Recently, we were faced with the task of redesigning and developing our own site – Marcus.Ventures. This has been long over-due but due to client commitments, we’ve had to put off fully restructuring and styling the site. Unusually, we found this to be a blessing in disguise, as it has given us a substantial amount of time to consider the content, strategy and approach to the redesign.
We believe in and advocate responsive design, having developed several responsive sites, our design and development process is naturally geared towards a responsive workflow.
A great example of a responsive site we’ve done is 3RDI.net.
Prototyping and getting away from the screen
When we design, we wireframe and prototype vigorously, which allows us to consider the user experience of the mobile user alongside the desktop user. We were able to create our own design patterns and consider how the hierarchy of the content may change based on the constraints of the device.
Overall we allowed ourselves to have a lot of fun and experiment in the making of the new wearejh.com. This is still very much the case. While we are at a point where we felt we could launch the site, we are progressively reviewing and redeveloping sections of the site.
Our approach to development, using LESS and a SMACSS approach to code the site, is broadly similar whether it is a static build or it is responsive.
With our own site, we had the luxury of setting our own constraints. We knew we could set the goals for us to really focus on exploring areas that interested us. Working mobile upward was one of them, but it was also a really good opportunity for the front-end team to work together in tandem. As a small team, we could explore solutions to issues such as images on retina devices, responsive images, the use of SVG, designing with the content outwards, along with tackling how our design has to adapt for different devices.
There are several benefits to approaching a site mobile first. By considering the mobile first, we are able to meet mobile user’s requirements on the most basic level because of the constraints of both performance and the landscape of the mobile platform. The mobile user has a device which is not only smaller in terms of real estate, but is also frequently on a lower connection speed or limited data plan. Essentially it forces us to become more focussed and direct with our content, which will produce a quick, concise and relevant mobile experience that is carried over to the tablet and desktop.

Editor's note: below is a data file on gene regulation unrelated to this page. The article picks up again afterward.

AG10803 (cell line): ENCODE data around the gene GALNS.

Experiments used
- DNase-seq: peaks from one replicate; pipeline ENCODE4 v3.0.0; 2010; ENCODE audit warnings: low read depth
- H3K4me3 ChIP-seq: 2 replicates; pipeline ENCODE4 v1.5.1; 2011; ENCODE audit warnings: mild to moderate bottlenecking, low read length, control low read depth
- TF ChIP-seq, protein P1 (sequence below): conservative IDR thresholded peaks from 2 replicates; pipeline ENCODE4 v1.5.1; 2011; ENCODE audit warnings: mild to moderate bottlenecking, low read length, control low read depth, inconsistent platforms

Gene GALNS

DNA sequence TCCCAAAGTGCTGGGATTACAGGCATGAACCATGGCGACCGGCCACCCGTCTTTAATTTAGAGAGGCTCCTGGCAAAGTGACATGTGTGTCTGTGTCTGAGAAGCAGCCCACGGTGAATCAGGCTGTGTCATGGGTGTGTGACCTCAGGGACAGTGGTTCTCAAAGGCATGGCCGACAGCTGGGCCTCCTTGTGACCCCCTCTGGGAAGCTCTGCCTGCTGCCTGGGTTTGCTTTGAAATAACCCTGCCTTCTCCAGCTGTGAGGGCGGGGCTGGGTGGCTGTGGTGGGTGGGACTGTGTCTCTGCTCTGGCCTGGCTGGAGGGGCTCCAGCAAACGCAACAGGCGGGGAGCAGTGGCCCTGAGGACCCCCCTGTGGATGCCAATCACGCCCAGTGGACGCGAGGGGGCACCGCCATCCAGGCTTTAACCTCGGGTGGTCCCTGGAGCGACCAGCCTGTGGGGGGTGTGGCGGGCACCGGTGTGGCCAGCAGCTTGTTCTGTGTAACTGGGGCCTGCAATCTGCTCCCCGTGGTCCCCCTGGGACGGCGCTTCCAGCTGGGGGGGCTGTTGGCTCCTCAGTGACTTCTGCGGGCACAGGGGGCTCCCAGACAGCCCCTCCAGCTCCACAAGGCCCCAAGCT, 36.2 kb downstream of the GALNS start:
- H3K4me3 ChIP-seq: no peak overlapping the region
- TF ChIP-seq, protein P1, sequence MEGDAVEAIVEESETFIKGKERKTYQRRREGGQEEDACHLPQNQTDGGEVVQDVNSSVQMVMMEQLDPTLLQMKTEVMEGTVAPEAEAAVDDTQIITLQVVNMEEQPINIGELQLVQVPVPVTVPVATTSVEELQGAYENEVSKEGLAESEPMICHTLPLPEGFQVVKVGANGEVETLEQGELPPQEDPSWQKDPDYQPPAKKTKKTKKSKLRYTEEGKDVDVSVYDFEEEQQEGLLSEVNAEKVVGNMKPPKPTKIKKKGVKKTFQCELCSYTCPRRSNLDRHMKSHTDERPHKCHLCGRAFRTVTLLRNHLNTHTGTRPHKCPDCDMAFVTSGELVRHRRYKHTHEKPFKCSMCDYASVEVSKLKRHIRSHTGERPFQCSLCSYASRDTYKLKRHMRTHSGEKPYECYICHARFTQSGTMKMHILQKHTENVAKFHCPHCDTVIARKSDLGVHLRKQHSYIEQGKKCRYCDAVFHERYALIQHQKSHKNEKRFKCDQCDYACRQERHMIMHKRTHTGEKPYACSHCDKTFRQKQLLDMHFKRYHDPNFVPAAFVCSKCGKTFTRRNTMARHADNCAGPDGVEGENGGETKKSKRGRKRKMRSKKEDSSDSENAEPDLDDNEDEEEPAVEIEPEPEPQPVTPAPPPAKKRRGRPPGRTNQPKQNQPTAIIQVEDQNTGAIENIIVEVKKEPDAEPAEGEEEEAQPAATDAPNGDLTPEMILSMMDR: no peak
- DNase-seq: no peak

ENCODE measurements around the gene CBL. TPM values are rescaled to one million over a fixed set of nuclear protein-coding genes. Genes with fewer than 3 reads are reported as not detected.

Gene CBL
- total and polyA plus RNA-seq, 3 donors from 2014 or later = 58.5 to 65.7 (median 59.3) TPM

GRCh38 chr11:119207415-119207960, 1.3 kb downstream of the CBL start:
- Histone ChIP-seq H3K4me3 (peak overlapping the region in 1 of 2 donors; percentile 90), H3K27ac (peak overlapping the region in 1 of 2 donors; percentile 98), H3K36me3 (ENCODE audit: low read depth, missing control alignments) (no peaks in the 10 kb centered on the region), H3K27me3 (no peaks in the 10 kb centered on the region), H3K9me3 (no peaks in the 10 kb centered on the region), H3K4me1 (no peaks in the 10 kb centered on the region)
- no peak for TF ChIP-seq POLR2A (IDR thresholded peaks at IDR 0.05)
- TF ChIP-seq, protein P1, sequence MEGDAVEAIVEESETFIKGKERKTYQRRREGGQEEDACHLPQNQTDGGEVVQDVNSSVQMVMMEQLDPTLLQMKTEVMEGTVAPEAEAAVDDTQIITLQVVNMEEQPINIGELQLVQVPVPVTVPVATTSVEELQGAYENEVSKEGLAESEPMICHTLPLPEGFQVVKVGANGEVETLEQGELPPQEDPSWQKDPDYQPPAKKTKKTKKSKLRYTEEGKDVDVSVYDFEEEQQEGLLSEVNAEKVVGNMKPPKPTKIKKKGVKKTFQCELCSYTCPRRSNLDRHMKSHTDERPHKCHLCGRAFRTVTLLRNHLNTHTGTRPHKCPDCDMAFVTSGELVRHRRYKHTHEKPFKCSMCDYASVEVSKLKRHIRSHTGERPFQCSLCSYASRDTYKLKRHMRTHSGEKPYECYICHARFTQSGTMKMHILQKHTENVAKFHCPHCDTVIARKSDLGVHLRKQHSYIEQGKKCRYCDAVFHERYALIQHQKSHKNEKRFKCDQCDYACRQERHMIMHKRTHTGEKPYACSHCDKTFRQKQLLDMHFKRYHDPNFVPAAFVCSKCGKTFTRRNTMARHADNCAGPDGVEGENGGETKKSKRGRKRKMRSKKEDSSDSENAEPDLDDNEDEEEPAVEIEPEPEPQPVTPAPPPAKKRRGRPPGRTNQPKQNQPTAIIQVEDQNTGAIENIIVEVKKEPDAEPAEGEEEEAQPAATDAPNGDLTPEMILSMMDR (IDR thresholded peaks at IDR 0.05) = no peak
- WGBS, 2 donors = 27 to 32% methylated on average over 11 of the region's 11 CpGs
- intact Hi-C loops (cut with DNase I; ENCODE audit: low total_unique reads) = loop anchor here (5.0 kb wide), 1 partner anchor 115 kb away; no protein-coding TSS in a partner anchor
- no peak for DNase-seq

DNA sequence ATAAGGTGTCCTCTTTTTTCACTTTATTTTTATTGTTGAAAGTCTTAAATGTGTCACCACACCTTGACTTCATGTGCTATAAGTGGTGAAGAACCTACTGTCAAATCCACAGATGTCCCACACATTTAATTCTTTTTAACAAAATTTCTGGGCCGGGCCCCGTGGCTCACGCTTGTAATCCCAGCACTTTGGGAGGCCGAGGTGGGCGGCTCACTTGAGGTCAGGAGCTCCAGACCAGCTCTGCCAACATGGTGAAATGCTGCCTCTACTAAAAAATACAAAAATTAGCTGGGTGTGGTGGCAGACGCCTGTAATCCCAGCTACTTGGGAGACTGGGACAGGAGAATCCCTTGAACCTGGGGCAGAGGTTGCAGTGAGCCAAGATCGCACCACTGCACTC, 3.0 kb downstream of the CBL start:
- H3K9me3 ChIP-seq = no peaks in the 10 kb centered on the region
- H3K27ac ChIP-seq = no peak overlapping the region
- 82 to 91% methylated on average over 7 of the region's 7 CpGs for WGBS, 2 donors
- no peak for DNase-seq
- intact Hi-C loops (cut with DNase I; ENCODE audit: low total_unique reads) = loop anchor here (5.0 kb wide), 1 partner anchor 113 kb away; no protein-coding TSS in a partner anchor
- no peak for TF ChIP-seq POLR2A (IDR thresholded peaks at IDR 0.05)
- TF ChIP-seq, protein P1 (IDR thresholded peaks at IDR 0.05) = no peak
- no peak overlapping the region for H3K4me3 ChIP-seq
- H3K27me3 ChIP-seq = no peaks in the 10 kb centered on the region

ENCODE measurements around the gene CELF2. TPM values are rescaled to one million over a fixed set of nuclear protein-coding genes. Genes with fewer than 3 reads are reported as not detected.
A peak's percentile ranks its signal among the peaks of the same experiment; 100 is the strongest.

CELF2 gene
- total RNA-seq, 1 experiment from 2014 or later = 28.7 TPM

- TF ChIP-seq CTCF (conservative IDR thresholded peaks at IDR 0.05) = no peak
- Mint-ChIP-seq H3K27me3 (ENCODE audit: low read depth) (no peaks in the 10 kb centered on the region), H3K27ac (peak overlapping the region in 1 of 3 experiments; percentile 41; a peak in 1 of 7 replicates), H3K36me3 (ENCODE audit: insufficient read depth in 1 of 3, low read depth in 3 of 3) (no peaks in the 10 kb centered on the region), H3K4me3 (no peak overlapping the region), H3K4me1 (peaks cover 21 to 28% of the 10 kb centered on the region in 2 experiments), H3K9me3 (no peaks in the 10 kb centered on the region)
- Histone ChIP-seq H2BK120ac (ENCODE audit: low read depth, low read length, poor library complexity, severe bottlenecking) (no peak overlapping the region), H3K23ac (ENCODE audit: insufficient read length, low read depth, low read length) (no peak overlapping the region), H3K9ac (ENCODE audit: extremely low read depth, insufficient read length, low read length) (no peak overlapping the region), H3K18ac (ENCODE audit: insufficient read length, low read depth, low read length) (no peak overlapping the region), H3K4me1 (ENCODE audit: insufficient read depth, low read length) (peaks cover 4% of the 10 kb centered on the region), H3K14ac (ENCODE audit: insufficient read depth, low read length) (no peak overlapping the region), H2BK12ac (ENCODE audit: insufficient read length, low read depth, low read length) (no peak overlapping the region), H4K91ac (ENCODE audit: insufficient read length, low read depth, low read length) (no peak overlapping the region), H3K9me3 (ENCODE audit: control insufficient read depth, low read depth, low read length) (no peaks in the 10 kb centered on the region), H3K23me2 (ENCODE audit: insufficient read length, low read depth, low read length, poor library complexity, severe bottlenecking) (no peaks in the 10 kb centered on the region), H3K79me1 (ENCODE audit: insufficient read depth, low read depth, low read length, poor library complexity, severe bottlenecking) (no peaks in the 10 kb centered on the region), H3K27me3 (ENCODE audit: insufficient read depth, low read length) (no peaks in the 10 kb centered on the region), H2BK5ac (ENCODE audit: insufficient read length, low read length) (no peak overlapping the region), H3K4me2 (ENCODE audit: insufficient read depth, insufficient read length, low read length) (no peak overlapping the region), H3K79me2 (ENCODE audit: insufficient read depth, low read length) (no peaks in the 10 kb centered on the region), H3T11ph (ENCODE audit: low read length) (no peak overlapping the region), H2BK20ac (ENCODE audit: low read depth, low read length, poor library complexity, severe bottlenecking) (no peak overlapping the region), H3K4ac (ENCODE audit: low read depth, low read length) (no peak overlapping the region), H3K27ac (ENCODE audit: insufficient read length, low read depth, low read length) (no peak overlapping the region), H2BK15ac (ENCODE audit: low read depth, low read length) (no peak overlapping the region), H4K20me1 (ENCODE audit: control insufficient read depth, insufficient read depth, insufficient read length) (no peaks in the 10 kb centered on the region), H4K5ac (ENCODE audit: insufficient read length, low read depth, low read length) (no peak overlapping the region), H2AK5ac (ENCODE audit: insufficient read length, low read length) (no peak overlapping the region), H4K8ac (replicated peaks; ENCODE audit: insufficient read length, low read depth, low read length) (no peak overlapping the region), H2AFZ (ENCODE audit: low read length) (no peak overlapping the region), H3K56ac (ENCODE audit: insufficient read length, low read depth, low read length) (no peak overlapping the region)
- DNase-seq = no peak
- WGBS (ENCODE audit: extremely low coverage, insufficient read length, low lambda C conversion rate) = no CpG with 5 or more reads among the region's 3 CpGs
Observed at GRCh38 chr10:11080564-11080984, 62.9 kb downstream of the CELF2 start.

All too often, we see desktop sites that have been shoe-horned into a mobile device. The design scales down to fit the mobile device, but users still suffer when they have to scroll downwards for hours on end to find the content they were looking for.
There may be solutions, such as conditionally loading content for smaller devices. However, this functionality can, in some cases, be avoided when the content and design is conceived from the mobile upwards.
So how did we do this for JH?
Ultimately we went back to the drawing board and considered the Informational Architecture and Visual Hierarchy for mobile users. Some of the questions we were faced with include:
- What is most important to the user?
- What do we want to communicate to the mobile user?
- What challenges do we face by adopting this approach?
This was quite a refreshing approach, because it meant we were designing with the content outwards. In essence, the content dictated the layout. When we consider desktop, it can be far too easy to let layout dictate. But by thinking mobile upwards, the informational architecture was really, really important.
Because of the amount of devices covered, this project also required rigorous testing. To do this, we worked using Adobe Edge Inspect and several devices surrounding us at all times.
The result was a site that was a pleasure to design and build. We made design decisions based on the mobile experience and worked our way upwards. This creates a fast, concise and coherent mobile experience, which is coherent mobile experience, which is what is most important to mobile users.
In the meantime it means that the site is equally concise and not overcrowded at desktop. We are comfortable with the whitespace on the site, rather than feeling it has to be filled.
We were able to address issues such as SVG images, creating a script to switch between SVG and PNG using modernizr, responsive image solutions and investigate our own solutions, for which I am really proud.
If you would like more information on the Mobile First approach and Responsive Design, I personally recommend reading Luke W book Mobile First, keeping track of his blog, reading Responsive Web Design by Ethan Marcotte, and referring to Brad Frost’s This is Responsive.